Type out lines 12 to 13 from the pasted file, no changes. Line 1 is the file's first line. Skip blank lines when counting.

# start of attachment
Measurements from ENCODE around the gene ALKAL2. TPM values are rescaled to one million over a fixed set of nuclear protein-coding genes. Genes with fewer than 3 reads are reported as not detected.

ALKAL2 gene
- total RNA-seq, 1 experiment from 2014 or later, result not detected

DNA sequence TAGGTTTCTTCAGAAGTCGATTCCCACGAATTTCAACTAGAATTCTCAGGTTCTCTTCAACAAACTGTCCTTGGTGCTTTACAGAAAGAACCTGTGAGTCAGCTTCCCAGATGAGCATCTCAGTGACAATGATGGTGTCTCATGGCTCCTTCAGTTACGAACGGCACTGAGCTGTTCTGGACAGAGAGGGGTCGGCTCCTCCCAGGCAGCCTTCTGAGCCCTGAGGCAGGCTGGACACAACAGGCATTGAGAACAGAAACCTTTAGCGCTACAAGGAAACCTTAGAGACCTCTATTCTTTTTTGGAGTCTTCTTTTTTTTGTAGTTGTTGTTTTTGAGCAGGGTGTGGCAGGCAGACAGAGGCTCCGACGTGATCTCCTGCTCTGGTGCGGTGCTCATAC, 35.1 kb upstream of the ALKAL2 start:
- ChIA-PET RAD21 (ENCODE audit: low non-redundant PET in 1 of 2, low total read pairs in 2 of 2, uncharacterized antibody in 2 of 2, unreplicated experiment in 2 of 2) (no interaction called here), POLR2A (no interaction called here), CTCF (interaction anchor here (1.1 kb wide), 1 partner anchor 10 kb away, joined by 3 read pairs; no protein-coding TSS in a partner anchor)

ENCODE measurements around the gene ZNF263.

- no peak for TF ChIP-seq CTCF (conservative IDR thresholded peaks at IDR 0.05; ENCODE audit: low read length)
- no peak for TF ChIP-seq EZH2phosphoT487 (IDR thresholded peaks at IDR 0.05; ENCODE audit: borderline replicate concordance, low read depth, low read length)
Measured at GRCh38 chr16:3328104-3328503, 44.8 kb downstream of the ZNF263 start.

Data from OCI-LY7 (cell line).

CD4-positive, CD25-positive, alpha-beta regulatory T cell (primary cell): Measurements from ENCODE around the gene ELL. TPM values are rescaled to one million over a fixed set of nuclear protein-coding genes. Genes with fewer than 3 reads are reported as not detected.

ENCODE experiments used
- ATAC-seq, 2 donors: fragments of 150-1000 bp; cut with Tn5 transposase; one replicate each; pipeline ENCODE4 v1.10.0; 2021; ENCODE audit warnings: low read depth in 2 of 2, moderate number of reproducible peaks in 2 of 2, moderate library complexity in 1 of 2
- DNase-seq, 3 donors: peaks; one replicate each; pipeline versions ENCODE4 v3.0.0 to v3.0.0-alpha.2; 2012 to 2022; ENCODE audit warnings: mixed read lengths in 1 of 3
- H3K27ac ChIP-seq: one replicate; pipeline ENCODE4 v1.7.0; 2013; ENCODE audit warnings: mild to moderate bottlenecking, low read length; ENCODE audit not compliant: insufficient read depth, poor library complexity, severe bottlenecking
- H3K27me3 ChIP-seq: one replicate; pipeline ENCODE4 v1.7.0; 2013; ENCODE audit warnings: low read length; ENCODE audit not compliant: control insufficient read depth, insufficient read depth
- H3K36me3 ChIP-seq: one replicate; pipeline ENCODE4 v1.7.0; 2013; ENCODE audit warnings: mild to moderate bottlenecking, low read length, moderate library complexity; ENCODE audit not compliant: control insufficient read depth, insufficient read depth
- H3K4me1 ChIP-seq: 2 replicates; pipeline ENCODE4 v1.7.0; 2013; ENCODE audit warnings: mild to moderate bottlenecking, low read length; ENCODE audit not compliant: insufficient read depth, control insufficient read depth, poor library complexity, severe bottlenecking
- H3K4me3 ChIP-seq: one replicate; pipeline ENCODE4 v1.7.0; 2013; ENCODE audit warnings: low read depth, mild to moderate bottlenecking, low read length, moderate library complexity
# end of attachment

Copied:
ENCODE experiments used
- ATAC-seq, 2 donors: fragments of 150-1000 bp; cut with Tn5 transposase; one replicate each; pipeline ENCODE4 v1.10.0; 2021; ENCODE audit warnings: low read depth in 2 of 2, moderate number of reproducible peaks in 2 of 2, moderate library complexity in 1 of 2